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Anorexia Nervosa

What is anorexia?

Anorexia (or anorexia nervosa) is a serious mental illness where people are of low weight due to limiting how much they eat and drink. They may develop “rules” around what they feel they can and cannot eat, as well as things like when and where they’ll eat. Anorexia can affect anyone of any age, gender, ethnicity or background.

As well as limiting how much they eat, they may do lots of exercise, make themselves sick, or misuse laxatives to get rid of food eaten. Some people with anorexia may experience cycles of bingeing (eating large amounts of food at once) and then purging.

Weight and shape may be a big factor in someone with anorexia’s sense of self-worth. This can lead to them checking their body regularly, or else trying to avoid scales and mirrors. The way people with anorexia see themselves is often at odds with how others see them – they often have a distorted image of themselves, and think they’re larger than they really are. They experience a deep fear of gaining weight, and will usually challenge the idea that they should.

Sometimes, someone’s symptoms may not exactly match everything a doctor checks for to diagnose anorexia – for example, they may be a weight considered “normal” for their age, sex, and expected development. Depending on the exact symptoms, they might be diagnosed with atypical anorexia or another form of other specified feeding or eating disorder (OSFED). This is just as serious and can develop both into or from anorexia. It’s just as important that people suffering with OSFED get treatment as quickly as possible.

I thought about food and calories all the time. I tried to avoid foods containing lots of fat or carbohydrates and only had ‘safe’ foods which I felt were okay to eat.

Anorexia sufferer

Is anorexia serious?

Anorexia can cause severe physical problems because of the effects of starvation on the body. It can lead to loss of muscle strength and reduced bone strength. People whose periods have previously started may find that they stop. They may also find that their sex drive decreases.

The illness can affect people’s relationship with family and friends, causing them to withdraw; it can also have an impact on their work or education. As with other eating disorders, anorexia can be associated with depression, low self-esteem, alcohol misuse and self-harm. The seriousness of the physical and emotional consequences of the condition is often not acknowledged or recognised, and sufferers often do not seek help – they may go to great length to hide their behaviour from family and friends, and sometimes might not realise that they’re ill.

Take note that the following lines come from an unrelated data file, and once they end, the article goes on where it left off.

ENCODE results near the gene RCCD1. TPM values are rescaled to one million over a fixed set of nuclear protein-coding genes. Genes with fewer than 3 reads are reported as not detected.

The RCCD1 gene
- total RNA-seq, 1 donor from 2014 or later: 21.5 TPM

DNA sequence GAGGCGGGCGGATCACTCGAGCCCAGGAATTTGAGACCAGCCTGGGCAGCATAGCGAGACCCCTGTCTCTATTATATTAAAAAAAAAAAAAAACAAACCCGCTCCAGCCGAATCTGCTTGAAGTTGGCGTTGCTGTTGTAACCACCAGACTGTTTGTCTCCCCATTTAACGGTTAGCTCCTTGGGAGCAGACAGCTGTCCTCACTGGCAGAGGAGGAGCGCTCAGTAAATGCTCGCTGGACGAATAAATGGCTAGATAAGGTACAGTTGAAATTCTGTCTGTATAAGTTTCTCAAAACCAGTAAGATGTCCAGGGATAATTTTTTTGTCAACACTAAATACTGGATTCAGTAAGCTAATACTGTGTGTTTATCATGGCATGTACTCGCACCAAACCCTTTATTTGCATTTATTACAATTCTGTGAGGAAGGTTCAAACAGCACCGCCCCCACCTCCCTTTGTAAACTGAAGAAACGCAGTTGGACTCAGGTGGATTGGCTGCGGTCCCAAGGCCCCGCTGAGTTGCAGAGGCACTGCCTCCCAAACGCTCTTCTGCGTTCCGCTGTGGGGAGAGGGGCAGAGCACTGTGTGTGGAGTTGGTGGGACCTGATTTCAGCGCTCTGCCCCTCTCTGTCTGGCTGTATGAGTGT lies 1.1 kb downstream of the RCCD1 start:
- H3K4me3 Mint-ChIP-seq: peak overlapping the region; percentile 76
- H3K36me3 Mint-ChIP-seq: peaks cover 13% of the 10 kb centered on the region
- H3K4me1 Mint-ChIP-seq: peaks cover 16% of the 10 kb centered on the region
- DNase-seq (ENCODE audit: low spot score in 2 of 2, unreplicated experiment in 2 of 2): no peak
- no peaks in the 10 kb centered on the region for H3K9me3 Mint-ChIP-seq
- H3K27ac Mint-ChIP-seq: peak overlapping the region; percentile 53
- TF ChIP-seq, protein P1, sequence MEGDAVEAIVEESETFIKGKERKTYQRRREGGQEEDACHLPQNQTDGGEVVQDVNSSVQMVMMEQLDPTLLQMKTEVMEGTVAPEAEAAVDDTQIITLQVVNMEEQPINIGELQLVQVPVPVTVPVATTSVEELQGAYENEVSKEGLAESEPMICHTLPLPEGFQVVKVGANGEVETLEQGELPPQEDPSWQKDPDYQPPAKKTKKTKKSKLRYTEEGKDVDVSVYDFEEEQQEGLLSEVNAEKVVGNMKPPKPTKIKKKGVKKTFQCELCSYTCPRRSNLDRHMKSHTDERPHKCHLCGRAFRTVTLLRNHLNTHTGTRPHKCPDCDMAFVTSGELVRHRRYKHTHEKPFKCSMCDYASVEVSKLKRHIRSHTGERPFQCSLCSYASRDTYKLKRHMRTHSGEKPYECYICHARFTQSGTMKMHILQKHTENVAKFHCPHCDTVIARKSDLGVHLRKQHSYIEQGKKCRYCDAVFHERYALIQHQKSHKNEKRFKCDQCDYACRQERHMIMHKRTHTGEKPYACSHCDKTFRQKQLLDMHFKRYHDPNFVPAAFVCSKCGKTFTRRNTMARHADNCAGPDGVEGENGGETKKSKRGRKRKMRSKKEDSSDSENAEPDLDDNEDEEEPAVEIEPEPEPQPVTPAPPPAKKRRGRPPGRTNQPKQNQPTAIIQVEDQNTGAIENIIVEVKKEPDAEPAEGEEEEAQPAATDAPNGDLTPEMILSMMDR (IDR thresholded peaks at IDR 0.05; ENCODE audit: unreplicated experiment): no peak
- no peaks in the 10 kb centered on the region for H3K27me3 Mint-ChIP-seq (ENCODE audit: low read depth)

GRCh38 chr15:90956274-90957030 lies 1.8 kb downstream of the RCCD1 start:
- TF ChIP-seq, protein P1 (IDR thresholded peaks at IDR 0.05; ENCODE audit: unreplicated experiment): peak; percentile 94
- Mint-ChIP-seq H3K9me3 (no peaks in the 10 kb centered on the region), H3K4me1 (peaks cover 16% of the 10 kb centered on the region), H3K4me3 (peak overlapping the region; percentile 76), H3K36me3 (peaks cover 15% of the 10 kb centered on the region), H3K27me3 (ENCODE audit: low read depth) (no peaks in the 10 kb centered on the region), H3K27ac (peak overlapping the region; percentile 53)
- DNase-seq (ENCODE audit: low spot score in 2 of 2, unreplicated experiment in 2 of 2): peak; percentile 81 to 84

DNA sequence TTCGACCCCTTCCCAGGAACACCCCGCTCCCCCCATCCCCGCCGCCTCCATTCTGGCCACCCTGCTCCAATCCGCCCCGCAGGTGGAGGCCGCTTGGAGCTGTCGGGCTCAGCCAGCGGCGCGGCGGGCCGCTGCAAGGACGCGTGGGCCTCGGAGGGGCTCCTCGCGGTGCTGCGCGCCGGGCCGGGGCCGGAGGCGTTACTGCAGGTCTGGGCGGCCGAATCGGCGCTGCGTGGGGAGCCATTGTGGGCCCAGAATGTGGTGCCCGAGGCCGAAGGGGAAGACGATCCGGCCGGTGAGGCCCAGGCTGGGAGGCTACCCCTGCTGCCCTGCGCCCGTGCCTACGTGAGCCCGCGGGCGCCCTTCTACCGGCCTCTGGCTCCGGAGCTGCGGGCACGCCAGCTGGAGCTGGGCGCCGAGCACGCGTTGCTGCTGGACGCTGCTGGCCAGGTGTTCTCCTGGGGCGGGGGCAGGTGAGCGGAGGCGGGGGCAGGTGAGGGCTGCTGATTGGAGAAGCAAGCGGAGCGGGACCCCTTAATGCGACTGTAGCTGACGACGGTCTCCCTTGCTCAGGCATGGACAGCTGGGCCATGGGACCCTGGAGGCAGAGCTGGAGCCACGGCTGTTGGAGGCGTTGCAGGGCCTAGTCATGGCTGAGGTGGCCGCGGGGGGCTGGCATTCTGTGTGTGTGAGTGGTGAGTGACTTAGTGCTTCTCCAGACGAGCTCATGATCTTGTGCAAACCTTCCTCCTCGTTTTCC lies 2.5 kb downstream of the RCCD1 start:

Anorexia in children and young people is similar to that in adults in terms of its psychological characteristics. But children and young people might, in addition to being of low weight, also be smaller in stature than other people their age, and slower to develop physically. 

There are a number of signs of anorexia, but someone doesn’t have to have all of them to be suffering. It’s not always obvious that someone has an eating disorder – remember, they are mental illnesses.  If you’re at all worried about yourself or someone else, even if only some of the signs on this page are present, it’s always best to seek help as quickly as possible, as this gives the greatest chance of a full recovery. The first step is usually to make an appointment with the GP.

As I lost weight I began to feel tired and this made me more depressed. I couldn’t think straight or concentrate at school. All I could think about was food because my brain and body was craving for it. I realise now I was suffering from the effects of starvation.

Anorexia sufferer

I suffered from the age of 12 until I finally sought help at the age of 24. At that point, I was pretty desperate and hopeless. I thought that change would never ever be possible and therapy was such hard work. It took a long time but I eventually entered recovery and have never looked back. My life now is wonderful - and I never thought that possible.